I didn’t get involved with disaster relief to improve my customer service skills, but…
In a job interview with Amazon I was asked: “We pride ourselves on customer service. Can you tell me about a time when you exemplified customer service?”
My response: “Absolutely. Let me tell you about an experience I had as a volunteer with the Red Cross in New York City, on a disaster relief call in the South Bronx, by myself at 1 am with a family who had just seen their house destroyed.”
Before I got a chance to tell the rest of the story, my interviewer interrupted: “Wow. If you survived that experience, you’re the sort of person we’re looking for.”
I’m not the exception. Many of my friends and colleagues in volunteer organizations got far more out of the experience personally and professionally than the efforts they invested… and some of us invested a lot.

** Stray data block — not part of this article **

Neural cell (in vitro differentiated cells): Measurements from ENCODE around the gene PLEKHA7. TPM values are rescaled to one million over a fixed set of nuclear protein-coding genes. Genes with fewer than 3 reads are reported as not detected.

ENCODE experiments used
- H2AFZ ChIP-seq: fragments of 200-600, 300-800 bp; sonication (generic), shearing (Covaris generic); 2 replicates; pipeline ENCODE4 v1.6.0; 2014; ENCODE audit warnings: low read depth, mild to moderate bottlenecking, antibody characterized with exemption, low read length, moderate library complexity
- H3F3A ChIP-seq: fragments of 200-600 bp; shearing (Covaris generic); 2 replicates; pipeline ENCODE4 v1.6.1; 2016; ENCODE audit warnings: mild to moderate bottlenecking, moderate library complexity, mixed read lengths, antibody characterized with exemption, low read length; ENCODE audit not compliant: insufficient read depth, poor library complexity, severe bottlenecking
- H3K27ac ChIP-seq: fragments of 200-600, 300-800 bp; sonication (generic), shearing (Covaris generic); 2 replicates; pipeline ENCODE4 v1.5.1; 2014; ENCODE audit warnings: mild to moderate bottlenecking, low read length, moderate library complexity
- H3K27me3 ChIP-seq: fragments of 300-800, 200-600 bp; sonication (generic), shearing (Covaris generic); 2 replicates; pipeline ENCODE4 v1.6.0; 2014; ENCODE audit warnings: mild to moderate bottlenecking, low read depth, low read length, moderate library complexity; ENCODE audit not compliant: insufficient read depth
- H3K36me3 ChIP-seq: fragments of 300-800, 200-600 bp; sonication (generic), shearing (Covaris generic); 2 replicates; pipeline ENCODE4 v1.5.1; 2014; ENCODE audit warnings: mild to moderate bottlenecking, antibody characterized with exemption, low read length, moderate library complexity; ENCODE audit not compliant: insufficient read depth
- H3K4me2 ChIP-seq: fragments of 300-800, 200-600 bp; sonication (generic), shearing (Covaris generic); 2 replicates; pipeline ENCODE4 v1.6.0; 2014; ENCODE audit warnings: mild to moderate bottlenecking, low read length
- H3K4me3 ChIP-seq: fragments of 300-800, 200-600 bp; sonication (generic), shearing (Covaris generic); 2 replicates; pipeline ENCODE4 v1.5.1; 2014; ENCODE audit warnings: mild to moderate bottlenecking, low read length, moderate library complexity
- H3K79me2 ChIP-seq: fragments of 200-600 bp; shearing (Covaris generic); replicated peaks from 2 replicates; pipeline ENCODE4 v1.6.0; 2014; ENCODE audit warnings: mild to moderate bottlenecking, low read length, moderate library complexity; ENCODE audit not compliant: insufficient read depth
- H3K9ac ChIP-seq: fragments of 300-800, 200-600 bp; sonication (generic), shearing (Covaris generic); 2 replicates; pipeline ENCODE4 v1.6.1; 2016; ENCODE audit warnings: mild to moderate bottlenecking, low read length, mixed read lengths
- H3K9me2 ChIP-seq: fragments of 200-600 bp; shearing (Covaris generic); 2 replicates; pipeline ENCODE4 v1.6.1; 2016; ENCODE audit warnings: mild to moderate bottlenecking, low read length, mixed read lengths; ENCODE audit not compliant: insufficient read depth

A few things that I find fascinating about the “selfish” value of volunteering:
Managers who say things like “I’ll interview anyone who applies for a position with [Peace Corps/Red Cross/Engineers Without Borders] on their résumé.”
Colleagues who have turned a hobby or side hustle into a vocation
Professionals who used volunteer work to fill in ‘gaps’ or enhance their experience en route to their dream jobs
Finding career opportunities based on experience or connections gained while working for free
Those are just a few of the ideas I plan to explore here, and I hope you’ll join me on the journey.
Working for free could be the most valuable thing you’ll ever do for yourself and your career… and that’s an idea worth exploring.